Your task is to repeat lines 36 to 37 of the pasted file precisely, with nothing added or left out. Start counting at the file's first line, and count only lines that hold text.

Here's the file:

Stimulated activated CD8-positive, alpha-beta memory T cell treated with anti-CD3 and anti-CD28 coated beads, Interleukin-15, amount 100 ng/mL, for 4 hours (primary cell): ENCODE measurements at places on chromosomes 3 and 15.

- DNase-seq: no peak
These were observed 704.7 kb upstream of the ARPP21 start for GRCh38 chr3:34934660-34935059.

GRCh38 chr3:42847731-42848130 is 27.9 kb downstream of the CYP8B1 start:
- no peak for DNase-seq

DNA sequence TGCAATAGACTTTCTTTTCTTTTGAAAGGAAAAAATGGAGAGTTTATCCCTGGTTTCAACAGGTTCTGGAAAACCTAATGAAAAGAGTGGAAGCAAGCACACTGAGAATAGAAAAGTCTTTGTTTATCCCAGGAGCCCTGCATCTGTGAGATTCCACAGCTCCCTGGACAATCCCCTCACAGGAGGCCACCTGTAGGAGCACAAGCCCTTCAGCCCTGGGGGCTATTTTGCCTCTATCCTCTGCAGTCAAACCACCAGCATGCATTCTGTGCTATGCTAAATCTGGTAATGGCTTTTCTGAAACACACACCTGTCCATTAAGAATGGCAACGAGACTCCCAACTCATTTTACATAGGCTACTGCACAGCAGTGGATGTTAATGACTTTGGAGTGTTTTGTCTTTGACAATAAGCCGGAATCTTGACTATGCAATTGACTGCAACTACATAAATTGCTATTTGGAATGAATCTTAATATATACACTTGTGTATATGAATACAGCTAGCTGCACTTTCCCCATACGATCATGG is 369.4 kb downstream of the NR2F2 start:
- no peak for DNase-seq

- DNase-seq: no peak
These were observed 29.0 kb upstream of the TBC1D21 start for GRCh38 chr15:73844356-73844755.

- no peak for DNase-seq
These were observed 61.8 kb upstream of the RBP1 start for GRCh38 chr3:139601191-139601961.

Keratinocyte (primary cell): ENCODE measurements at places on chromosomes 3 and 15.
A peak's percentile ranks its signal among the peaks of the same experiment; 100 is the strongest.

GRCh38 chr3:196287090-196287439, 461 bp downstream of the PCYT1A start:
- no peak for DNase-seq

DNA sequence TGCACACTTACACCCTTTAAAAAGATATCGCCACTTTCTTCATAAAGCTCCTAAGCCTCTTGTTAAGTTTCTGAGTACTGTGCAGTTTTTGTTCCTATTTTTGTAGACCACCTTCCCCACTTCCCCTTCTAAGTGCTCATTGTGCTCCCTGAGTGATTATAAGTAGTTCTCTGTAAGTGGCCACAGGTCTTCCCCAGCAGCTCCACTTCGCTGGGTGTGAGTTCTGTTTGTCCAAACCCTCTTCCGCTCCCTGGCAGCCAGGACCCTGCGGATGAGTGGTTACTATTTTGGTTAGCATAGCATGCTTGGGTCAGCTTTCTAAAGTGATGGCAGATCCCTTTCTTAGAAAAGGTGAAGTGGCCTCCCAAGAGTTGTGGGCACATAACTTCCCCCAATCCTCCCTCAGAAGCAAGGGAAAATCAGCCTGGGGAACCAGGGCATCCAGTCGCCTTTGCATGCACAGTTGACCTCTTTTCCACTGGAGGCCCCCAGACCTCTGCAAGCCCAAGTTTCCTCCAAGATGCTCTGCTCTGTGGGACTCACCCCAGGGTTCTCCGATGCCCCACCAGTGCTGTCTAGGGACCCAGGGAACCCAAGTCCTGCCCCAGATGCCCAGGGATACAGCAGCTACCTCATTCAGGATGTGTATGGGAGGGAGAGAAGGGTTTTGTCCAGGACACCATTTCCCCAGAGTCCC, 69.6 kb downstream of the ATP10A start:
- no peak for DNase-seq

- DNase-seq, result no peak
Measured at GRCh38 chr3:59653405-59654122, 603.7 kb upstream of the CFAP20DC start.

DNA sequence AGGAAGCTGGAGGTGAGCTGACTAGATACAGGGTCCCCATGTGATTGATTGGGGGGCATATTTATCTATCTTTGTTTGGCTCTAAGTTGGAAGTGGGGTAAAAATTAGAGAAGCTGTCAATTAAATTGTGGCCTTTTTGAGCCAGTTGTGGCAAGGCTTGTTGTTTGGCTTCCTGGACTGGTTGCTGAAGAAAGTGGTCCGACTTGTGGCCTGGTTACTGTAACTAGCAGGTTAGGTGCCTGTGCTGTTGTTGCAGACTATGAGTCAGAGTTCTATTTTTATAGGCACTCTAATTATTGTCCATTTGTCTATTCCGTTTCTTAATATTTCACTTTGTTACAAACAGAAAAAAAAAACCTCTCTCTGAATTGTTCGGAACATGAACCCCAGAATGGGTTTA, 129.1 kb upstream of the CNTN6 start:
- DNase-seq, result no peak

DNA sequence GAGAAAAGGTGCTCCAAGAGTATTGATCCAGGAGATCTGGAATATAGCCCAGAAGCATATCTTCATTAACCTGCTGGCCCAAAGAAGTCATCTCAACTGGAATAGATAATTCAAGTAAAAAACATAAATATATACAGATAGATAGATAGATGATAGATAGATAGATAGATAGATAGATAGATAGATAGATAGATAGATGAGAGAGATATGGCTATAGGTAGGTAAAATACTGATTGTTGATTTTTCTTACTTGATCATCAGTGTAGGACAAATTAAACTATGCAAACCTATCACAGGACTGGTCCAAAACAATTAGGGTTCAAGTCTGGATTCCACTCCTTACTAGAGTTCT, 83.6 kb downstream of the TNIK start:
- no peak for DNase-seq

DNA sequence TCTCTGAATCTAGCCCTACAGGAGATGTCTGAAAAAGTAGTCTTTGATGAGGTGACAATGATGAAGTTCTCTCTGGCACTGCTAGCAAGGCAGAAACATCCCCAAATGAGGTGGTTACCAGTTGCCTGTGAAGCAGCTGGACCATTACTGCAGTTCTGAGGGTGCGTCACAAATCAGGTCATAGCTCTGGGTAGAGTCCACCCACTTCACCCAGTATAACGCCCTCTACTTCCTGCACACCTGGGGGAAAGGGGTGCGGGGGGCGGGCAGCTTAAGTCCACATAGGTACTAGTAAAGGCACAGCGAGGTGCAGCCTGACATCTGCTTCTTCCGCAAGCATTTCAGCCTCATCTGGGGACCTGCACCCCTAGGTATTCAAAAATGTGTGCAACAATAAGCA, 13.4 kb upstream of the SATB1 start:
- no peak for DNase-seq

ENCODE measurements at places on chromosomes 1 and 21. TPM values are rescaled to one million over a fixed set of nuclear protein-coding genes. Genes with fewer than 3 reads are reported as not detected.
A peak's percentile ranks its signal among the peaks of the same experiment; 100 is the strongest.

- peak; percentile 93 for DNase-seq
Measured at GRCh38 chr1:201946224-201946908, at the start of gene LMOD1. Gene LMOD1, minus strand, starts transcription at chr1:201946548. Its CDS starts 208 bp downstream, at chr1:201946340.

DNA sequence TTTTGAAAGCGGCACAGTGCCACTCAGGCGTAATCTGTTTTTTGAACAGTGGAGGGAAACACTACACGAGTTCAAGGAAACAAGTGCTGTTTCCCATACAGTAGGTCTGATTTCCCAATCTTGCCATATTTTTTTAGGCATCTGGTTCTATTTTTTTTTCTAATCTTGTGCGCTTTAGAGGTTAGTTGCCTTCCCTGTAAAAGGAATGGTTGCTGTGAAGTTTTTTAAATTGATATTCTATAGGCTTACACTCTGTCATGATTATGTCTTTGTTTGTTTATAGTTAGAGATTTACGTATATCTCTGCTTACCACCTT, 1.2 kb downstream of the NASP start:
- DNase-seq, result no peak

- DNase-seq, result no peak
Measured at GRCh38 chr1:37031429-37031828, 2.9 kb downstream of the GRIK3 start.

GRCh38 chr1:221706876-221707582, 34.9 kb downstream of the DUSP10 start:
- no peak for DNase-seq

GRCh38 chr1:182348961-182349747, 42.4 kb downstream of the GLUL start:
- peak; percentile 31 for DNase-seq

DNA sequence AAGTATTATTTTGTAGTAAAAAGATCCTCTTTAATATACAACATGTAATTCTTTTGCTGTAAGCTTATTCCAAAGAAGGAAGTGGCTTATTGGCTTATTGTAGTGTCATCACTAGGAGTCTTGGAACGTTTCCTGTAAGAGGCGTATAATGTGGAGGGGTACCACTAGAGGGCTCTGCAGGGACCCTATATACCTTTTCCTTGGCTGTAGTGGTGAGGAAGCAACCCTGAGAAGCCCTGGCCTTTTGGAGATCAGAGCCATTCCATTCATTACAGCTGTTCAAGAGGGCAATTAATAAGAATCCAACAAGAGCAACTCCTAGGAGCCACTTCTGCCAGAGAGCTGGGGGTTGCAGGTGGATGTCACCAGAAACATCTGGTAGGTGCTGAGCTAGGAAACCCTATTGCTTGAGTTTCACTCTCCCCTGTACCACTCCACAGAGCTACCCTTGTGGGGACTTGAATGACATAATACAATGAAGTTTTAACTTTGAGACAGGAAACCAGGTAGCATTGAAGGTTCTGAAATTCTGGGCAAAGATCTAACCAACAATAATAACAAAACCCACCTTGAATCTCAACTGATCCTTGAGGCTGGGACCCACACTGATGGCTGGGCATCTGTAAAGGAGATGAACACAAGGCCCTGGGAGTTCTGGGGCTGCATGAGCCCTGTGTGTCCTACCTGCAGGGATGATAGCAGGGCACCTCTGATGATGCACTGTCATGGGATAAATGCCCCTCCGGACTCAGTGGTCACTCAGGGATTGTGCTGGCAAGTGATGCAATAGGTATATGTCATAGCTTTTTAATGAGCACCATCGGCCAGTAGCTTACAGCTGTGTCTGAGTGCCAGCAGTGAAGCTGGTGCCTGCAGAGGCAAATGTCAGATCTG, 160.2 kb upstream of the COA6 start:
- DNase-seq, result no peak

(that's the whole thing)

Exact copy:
GRCh38 chr1:182348961-182349747, 42.4 kb downstream of the GLUL start:
- peak; percentile 31 for DNase-seq